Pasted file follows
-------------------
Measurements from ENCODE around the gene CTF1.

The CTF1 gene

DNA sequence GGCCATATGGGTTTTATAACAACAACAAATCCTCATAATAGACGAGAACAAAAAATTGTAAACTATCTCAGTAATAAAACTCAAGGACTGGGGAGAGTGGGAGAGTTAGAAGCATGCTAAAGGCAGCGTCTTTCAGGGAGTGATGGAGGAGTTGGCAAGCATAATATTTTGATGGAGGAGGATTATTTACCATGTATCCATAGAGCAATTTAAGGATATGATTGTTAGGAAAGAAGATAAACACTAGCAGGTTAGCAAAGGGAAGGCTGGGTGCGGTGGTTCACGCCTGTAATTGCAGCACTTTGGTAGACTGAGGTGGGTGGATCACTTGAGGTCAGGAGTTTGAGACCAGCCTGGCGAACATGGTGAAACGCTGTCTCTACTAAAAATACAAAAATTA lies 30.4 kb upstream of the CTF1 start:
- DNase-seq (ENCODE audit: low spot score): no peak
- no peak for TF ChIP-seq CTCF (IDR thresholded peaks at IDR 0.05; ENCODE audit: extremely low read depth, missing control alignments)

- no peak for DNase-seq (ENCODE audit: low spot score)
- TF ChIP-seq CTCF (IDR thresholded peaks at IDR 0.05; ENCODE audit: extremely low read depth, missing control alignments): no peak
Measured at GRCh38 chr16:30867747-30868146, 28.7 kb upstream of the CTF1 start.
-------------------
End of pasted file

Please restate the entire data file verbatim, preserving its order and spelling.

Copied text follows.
Measurements from ENCODE around the gene CTF1.

The CTF1 gene

DNA sequence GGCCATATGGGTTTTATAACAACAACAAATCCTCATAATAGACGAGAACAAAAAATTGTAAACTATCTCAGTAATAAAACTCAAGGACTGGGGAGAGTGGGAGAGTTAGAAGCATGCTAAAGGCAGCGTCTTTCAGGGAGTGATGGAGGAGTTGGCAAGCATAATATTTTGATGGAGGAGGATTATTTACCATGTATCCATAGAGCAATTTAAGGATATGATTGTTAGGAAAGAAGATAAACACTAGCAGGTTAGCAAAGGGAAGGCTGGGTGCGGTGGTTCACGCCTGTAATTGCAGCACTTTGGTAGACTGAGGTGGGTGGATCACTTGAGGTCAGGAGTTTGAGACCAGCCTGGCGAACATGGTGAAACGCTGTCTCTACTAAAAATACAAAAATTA lies 30.4 kb upstream of the CTF1 start:
- DNase-seq (ENCODE audit: low spot score): no peak
- no peak for TF ChIP-seq CTCF (IDR thresholded peaks at IDR 0.05; ENCODE audit: extremely low read depth, missing control alignments)

- no peak for DNase-seq (ENCODE audit: low spot score)
- TF ChIP-seq CTCF (IDR thresholded peaks at IDR 0.05; ENCODE audit: extremely low read depth, missing control alignments): no peak
Measured at GRCh38 chr16:30867747-30868146, 28.7 kb upstream of the CTF1 start.